¶ 6 In DiPace, the Second District cited the Fourth District's opinion in Crowder, which cited to Enoch but also cited the pre-Enoch case of People v. Larsen, 47 Ill. App. 3d 9, 16 (1977), for the proposition in question. Larsen cited to People v. Hoffman, 381 Ill. 460, 466 (1942), which in turn cited to People v. Tobin, 369 Ill. 73, 75-76 (1938). In Tobin, our supreme court stated:
"The People contend that inasmuch as all of the errors assigned relate to the weight and sufficiency of the evidence, they cannot be considered on review because the issue was not raised in the trial court by a motion for a new trial, citing People v. Lehner, 335 Ill. 424 [(1929)], People v. Gabrys, 329 [Ill.] 101 [(1928)], and People v. Marshall, 309 [Ill.] 122 [(1923)]. However, all of these cases were tried by a jury. It has long been the rule in Illinois, in civil cases, that in causes tried by a court without a jury a motion for a new trial is unnecessary to preserve questions of the sufficiency of the evidence. (Sands v. Kagey, 150 Ill. 109 (1894); Jones v. Buffum, 50 [Ill.] 277 [(1869)]; Mahoney v. Davis, 44 [Ill.] 288 [(1867)]; Metcalf v. Fouts, 27 [Ill.] 110 [(1862)].) We said in Mahoney v. Davis, 'The judge having once passed upon the evidence, it was not necessary to go through the form of submitting it to him again by moving for a new trial.' The same reasoning applies with equal force to criminal cases tried by the court without a jury, and, therefore, questions of the sufficiency of the evidence were properly preserved for review though no motion for a new trial was made." Tobin, 369 Ill. at 75-76.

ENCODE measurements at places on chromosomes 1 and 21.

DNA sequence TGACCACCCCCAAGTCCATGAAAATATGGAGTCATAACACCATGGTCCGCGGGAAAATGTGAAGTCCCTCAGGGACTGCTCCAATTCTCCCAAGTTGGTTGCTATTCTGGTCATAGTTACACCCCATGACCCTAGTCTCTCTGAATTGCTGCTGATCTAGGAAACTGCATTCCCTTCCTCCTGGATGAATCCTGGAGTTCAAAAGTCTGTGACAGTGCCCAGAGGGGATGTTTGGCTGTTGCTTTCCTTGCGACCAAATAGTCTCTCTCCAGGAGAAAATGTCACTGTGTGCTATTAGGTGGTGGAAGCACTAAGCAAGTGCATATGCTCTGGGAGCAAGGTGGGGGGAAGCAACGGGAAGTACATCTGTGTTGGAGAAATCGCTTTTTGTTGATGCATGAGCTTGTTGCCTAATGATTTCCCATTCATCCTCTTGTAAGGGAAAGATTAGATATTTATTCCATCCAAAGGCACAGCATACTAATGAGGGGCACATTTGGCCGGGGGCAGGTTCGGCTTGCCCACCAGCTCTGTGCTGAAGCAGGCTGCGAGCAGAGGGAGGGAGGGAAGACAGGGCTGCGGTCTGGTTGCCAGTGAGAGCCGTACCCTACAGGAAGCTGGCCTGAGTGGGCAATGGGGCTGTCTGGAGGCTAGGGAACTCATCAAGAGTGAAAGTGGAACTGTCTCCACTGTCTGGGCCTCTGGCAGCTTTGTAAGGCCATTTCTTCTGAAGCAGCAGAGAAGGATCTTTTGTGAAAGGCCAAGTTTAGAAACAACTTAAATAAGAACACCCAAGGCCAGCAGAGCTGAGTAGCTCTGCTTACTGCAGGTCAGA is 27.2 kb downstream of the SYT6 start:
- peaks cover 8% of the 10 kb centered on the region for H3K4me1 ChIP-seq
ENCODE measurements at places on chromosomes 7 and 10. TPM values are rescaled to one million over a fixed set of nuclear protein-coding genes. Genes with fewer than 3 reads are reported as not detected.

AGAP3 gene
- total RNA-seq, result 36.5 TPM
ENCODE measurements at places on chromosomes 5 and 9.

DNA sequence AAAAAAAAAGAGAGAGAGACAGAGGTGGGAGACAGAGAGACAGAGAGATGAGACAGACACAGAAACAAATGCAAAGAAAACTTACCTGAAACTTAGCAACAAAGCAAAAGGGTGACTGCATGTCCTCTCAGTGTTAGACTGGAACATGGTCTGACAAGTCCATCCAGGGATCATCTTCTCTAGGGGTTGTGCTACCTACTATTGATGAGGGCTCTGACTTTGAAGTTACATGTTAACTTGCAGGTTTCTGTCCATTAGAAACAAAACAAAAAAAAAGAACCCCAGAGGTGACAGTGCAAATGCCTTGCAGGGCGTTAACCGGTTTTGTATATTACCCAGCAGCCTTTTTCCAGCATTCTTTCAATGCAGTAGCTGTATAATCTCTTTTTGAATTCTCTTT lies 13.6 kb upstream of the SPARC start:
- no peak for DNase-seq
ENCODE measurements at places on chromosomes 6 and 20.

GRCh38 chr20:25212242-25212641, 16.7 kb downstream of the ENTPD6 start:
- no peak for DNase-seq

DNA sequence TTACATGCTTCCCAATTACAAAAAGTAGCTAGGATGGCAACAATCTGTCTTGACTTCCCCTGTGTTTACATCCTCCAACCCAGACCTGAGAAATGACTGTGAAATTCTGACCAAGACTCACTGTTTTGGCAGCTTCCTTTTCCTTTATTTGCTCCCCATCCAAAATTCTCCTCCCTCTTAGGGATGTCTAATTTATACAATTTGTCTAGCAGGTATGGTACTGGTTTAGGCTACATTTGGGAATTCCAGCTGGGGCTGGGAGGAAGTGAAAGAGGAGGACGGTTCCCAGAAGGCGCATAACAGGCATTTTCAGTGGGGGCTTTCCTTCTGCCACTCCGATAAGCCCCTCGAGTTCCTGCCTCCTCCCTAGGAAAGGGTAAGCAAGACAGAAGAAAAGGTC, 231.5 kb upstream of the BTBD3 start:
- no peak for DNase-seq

It is important to note that this proposition was established prior to the enactment of the Code of Criminal Procedure of 1963 (725 ILCS 5/100--1 et seq. (West 2008)).
¶ 7 In Enoch our supreme court unequivocally stated:
"Prior to 1963, a motion for a new trial was not required when the trial was before the court and not a jury, but the language of section 116--1 has changed the law in that respect and a written motion for a new trial is now required in both jury and non-jury cases." Enoch, 122 Ill. 2d at 187-88.
Thus, it is clear that the proposition in question--that a defendant does not have to raise an issue in a posttrial motion after a bench trial to preserve it for appeal--ceased to exist as valid precedent in Illinois when Enoch was decided in 1988.
¶ 8 In this case, because the defendant failed to file a posttrial motion raising his argument and because he does not request this court to review the issue for plain error, he has forfeited the argument on appeal. See People v. Hillier, 237 Ill. 2d 539, 545-46 (2010).
¶ 9 For the foregoing reasons, we affirm the judgment of the circuit court of Grundy County.
¶ 10 Affirmed.